Home > Economic policy, Economics - General > A lot or a little, part 2

A lot or a little, part 2

March 2nd, 2008

This CT post on Stiglitz and the cost of the Iraq war reminded me to get going on one I’ve had planned for some time, as a follow-up to this one where I pointed out that the $500 billion in aid given to Africa over the past fifty years or so is not, as is usually implied, a very large sum, but rather a pitifully small one, when considered in relation to the number of people involved, and the time over which the aggregate is taken.

What are the sums of money worth paying attention to in terms of economic magnitude. I’d say the relevant order of magnitude is around 1 per cent of national income[1], say from 0.5 per cent to 5 per cent. Smaller amounts are important if you’re directly concerned with the issue at hand, but are impossible detect amid the general background noise of fluctuations in income and expenditure. Anything larger than 5 per cent will force itself on our attention, whether we will it or not.

To get an idea of the amounts we’re talking about, US national income is currently about 12 trillion a year, so 1 per cent is $120 billion a year. A permanent flow of $120 billion a year can service around $6 trillion in debt at an interest rate of 4 per cent, so a permanent 1 per cent loss in income is equivalent to a reduction in wealth by $6 trillion.

For the world as a whole, income is around $50 trillion, so the corresponding figures are $500 billion and $25 trillion.

What kinds of policies and events fit into this scale?

* A typical “small war”, like Iraq or the French war in Algeria, big enough to be a central policy issue for the duration, but not to impinge on the day to day life of most people (in the US/France that is, not in the country where the war is being fought) . The direct costs of the Iraq war have been running at over 1 per cent of GDP, and costs (such as looking after wounded veterans) will continue at this level for many years after the war is over. So the Stiglitz estimate of $3 trillion is about the right order of magnitude, but will probably turn out to be on the conservative side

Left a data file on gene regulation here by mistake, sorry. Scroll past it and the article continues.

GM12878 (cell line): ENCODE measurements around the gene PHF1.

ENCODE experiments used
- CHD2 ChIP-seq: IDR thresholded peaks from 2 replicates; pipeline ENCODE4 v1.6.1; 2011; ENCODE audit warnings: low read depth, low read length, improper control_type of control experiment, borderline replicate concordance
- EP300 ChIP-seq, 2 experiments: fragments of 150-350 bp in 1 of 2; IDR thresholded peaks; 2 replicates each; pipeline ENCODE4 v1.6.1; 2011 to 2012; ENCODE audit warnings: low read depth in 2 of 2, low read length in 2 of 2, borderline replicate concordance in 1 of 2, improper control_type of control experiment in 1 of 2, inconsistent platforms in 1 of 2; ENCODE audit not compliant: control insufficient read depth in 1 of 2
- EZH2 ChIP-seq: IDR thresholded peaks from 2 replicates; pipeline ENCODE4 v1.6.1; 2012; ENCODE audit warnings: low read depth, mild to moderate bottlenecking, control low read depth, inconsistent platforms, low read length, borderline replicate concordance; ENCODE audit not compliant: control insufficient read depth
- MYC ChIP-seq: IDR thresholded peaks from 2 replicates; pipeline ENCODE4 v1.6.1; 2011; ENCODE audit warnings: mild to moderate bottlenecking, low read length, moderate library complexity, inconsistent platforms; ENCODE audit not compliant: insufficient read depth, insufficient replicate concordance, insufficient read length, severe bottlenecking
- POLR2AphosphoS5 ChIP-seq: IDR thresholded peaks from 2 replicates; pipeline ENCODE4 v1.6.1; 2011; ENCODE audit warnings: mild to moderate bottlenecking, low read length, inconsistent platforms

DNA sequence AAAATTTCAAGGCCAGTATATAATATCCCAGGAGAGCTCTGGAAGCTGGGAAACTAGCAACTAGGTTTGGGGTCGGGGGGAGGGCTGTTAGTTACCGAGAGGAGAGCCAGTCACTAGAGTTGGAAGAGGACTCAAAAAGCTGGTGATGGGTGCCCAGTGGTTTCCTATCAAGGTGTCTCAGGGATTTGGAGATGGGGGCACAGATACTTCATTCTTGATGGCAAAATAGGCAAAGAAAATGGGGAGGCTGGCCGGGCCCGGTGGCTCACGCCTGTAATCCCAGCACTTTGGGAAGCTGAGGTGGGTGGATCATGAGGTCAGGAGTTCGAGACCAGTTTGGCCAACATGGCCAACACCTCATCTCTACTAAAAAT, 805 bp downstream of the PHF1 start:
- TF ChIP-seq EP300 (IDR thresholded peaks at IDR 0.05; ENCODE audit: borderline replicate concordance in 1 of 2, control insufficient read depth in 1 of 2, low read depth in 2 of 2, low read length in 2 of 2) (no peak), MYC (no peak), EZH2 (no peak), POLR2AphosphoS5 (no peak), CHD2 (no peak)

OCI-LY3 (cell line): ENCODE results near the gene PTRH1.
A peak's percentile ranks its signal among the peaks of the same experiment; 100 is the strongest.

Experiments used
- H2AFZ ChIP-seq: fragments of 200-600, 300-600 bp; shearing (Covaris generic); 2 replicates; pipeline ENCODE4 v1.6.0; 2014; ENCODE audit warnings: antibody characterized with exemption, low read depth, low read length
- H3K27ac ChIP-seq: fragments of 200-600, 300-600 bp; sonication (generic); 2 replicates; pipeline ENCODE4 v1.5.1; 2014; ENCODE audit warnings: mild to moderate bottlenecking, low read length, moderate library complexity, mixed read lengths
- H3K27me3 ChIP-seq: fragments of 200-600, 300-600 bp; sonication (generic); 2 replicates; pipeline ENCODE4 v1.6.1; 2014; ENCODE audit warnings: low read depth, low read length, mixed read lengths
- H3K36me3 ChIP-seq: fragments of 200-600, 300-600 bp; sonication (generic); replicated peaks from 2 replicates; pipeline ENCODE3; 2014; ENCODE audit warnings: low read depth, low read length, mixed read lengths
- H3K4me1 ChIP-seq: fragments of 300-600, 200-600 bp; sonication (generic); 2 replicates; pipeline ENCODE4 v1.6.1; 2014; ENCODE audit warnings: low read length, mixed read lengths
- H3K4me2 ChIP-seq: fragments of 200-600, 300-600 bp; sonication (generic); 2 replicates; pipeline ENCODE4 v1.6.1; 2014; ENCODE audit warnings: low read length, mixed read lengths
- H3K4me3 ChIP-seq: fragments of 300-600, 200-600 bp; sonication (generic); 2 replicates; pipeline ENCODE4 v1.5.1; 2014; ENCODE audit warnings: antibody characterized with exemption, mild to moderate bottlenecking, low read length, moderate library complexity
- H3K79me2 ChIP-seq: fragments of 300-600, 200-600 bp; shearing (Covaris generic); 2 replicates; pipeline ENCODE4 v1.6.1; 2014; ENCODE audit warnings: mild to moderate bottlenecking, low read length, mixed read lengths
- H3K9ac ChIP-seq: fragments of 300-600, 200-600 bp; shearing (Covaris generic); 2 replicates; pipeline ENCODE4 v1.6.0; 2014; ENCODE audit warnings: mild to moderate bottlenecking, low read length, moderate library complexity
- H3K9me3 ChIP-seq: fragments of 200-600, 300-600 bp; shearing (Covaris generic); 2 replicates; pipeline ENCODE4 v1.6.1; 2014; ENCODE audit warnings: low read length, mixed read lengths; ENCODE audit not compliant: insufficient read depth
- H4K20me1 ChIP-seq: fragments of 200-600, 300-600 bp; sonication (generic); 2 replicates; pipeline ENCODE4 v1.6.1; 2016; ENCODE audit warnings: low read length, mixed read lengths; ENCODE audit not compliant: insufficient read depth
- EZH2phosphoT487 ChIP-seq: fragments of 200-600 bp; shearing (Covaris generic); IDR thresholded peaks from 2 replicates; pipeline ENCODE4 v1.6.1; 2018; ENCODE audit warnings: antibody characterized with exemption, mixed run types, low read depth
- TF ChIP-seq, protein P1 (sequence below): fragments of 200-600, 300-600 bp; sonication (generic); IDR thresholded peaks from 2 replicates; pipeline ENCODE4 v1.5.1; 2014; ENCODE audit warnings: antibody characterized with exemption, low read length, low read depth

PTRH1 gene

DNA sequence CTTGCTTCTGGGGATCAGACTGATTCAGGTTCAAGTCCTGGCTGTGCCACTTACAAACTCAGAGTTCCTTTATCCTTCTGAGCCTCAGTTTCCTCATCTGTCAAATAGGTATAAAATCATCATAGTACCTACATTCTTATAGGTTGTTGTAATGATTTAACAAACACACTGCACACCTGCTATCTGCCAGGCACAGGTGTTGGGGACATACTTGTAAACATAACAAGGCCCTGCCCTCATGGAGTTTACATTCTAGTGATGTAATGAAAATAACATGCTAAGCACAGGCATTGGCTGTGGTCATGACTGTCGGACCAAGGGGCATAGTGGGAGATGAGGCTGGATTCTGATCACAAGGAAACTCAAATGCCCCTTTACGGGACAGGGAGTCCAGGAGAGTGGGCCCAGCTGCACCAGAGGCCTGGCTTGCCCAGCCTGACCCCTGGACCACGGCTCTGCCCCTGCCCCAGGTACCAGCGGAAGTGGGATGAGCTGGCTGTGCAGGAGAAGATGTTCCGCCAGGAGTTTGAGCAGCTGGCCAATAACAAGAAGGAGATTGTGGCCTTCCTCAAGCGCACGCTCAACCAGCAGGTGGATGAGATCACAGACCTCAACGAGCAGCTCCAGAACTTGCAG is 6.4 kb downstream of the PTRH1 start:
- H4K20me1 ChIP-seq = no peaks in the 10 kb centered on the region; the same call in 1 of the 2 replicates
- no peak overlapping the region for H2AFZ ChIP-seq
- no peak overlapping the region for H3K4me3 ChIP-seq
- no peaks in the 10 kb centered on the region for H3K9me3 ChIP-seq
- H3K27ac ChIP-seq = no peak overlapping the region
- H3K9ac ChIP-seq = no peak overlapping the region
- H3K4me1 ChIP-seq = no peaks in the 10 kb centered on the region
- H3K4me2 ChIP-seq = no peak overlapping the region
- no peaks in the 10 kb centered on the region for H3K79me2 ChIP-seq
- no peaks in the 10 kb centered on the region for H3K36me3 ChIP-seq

* A typical recession reduces GDP (the right measure in this case) by around 3 per cent relative to its trend value. In most macroeconomic models, this loss is made up over a few years in the recovery phase, but I doubt that this is correct. I believe that some of the income loss in a recession is permanent, or nearly so, and countries that experience a string of bad macroeconomic episodes (for example, New Zealand) tend to lag others (like Australia) for a long time afterwards

* The amount promised by rich countries in development aid is 0.7 per cent of their income, which is in the range being discussed here. The amount actually delivered by most of them (around 0.3 per cent) is not. The amount required to achieve the UN Millennium goals is a bit over 1 per cent of rich country income. To give everyone in the world an income of at least $2 a day would cost around 2 per cent of the income of the rich countries (assuming 2 billion poor people with an average income of $1/day, doubling this would cost around $700 billion a year).

* Chronic national budget problems like the long-term deficit in the US Social Security fund typically involve a gap between revenue and expenditure of 1-5 per cent of national income

* The losses from the current financial crisis seem certain to be at least $500 billion and maybe more than $1 trillion. Allocated over, say, five years, this is comparable to a modest recession

[1] People mostly refer to Gross Domestic Product, which is much the same magnitude, but not a useful concept except in measuring shortrun economic activity

  1. Ian Gould
    March 2nd, 2008 at 22:47 | #1

    Perhaps, John, in this context a more appropriate measure of the significance of aid would be aid as a percentage of African economic output.

  2. mugwump
    March 2nd, 2008 at 23:46 | #2